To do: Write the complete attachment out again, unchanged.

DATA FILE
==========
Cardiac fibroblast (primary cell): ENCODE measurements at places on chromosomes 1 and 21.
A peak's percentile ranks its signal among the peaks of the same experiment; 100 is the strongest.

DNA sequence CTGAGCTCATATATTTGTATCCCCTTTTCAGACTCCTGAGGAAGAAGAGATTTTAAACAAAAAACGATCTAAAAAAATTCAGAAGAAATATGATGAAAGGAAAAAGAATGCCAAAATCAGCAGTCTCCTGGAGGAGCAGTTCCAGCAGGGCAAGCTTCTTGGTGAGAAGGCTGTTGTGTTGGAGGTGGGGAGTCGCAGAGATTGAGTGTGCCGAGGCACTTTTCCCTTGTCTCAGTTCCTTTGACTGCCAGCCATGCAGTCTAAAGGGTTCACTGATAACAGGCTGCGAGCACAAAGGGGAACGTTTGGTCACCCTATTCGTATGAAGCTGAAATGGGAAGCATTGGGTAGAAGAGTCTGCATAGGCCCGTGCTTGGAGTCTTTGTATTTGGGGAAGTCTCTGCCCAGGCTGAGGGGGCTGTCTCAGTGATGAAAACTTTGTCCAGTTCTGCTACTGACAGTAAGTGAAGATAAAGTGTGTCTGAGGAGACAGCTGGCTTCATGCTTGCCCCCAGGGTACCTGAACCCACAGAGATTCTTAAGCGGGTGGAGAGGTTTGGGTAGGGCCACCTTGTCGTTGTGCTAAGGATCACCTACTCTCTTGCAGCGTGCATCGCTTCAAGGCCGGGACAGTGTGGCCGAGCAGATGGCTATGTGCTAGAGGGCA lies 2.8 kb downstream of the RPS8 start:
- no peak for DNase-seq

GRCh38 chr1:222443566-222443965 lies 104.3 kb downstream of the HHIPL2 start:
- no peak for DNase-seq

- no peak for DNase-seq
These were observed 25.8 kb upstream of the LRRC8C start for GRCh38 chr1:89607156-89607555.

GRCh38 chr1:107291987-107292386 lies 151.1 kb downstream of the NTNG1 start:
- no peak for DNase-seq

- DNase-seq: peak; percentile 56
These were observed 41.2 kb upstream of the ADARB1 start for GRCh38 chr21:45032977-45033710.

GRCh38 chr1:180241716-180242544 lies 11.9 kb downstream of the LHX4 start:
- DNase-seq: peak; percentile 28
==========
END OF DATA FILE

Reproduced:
Cardiac fibroblast (primary cell): ENCODE measurements at places on chromosomes 1 and 21.
A peak's percentile ranks its signal among the peaks of the same experiment; 100 is the strongest.

DNA sequence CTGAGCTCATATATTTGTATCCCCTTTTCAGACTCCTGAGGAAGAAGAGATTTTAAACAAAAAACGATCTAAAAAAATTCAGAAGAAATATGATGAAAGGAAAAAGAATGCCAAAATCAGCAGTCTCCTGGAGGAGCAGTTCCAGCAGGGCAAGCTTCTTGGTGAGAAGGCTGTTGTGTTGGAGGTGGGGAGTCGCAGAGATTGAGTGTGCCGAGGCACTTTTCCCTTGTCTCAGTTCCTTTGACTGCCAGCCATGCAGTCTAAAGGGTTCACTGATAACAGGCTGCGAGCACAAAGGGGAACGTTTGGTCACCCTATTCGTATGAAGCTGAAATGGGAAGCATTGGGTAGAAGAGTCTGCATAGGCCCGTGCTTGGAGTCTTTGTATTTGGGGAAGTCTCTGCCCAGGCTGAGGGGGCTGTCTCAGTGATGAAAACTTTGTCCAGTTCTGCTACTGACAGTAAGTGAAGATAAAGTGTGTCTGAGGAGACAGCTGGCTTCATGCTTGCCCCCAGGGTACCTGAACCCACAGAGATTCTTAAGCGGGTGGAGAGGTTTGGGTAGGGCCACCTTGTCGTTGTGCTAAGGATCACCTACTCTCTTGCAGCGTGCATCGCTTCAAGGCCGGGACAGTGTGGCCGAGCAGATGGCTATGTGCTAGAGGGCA lies 2.8 kb downstream of the RPS8 start:
- no peak for DNase-seq

GRCh38 chr1:222443566-222443965 lies 104.3 kb downstream of the HHIPL2 start:
- no peak for DNase-seq

- no peak for DNase-seq
These were observed 25.8 kb upstream of the LRRC8C start for GRCh38 chr1:89607156-89607555.

GRCh38 chr1:107291987-107292386 lies 151.1 kb downstream of the NTNG1 start:
- no peak for DNase-seq

- DNase-seq: peak; percentile 56
These were observed 41.2 kb upstream of the ADARB1 start for GRCh38 chr21:45032977-45033710.

GRCh38 chr1:180241716-180242544 lies 11.9 kb downstream of the LHX4 start:
- DNase-seq: peak; percentile 28